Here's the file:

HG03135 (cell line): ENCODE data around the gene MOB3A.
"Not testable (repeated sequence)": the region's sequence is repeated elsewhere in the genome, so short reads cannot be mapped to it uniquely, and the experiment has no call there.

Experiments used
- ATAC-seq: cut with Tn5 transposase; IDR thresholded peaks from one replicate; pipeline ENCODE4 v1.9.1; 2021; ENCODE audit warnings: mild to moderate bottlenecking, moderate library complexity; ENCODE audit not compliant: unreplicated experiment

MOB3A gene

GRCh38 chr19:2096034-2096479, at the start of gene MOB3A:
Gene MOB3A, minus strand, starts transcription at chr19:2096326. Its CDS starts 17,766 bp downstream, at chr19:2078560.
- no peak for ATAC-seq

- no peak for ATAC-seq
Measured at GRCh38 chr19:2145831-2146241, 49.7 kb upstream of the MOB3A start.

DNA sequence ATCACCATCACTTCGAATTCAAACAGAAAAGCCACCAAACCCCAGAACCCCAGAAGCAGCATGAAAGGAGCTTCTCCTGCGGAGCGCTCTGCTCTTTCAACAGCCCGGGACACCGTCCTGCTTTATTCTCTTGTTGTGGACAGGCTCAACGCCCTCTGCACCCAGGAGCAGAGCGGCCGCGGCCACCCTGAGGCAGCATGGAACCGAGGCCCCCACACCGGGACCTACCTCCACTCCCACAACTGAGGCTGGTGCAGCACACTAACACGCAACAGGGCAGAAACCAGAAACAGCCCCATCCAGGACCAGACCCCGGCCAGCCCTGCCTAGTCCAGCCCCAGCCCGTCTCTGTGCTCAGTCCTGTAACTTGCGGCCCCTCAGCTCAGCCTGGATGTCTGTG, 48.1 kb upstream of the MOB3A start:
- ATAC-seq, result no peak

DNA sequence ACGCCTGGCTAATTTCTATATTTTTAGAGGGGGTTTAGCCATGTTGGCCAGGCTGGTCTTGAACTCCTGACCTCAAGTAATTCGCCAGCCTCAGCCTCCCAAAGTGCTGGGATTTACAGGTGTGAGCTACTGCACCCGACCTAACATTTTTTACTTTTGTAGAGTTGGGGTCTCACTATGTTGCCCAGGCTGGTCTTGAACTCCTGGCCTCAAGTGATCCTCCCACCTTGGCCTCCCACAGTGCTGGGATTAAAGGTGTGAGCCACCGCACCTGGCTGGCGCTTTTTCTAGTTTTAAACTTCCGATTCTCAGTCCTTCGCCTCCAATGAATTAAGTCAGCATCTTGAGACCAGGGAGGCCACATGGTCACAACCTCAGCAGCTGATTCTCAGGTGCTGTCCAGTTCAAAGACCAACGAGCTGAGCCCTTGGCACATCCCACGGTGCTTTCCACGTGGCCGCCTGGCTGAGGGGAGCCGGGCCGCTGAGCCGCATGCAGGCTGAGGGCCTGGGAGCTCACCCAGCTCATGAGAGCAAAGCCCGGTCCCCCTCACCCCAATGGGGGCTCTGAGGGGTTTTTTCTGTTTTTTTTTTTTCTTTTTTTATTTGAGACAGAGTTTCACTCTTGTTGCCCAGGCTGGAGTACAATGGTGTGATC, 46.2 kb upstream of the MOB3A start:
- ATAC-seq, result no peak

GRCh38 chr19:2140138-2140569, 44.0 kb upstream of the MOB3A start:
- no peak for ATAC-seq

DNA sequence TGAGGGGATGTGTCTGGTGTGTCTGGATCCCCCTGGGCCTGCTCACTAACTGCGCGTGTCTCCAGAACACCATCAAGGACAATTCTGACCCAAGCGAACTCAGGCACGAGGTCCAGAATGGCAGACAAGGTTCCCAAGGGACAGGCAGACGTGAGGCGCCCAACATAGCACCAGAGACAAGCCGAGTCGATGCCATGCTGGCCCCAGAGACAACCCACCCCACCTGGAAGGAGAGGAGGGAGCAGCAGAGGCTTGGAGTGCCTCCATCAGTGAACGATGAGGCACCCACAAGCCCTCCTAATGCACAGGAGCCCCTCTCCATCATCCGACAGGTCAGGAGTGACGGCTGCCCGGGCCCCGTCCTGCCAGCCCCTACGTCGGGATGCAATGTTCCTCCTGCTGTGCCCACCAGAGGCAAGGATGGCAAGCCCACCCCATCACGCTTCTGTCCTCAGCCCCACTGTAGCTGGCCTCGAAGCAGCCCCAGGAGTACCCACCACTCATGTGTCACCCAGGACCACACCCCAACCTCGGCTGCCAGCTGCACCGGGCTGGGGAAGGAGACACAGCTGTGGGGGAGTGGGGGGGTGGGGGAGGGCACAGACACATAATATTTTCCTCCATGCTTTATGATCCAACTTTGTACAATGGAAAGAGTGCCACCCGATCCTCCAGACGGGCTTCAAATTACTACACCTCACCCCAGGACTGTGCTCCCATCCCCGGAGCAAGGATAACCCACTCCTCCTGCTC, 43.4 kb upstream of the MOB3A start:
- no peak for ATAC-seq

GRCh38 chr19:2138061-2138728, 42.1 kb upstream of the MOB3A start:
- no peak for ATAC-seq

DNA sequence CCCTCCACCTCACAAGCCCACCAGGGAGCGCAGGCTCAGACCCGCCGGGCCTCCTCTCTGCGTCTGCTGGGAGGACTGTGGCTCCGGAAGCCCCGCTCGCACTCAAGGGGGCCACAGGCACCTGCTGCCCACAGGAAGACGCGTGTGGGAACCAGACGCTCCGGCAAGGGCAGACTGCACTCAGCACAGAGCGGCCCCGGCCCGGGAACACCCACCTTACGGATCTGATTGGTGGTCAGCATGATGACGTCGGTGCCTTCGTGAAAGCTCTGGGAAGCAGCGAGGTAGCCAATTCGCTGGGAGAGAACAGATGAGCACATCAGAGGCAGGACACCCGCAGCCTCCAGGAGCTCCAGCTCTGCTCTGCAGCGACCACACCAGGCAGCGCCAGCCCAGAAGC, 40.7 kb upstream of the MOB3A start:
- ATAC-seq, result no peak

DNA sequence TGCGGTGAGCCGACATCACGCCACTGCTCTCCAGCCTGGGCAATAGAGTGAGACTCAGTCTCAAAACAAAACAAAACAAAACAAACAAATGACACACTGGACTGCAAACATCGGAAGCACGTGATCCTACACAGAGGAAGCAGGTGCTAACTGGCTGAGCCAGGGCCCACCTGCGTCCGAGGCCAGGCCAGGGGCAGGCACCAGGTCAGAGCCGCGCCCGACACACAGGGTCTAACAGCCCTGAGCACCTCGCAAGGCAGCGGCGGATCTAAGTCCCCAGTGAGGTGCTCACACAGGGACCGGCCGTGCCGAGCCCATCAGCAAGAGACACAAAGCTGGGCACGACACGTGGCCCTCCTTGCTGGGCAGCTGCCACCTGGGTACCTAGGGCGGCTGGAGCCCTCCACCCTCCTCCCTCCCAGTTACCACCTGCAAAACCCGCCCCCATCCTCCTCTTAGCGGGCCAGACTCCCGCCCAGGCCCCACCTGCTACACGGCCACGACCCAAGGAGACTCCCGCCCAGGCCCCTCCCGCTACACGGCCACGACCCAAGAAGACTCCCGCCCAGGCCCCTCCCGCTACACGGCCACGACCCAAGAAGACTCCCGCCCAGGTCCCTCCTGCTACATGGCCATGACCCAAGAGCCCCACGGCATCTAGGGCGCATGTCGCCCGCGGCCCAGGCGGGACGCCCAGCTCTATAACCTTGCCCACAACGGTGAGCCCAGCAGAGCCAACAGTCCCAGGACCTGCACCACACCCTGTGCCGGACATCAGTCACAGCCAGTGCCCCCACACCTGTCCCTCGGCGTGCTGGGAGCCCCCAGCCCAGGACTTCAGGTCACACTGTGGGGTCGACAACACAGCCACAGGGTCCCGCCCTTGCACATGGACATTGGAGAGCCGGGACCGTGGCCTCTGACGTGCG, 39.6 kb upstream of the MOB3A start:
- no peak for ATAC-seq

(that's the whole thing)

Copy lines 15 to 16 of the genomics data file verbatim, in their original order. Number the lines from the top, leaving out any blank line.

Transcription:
GRCh38 chr19:2140138-2140569, 44.0 kb upstream of the MOB3A start:
- no peak for ATAC-seq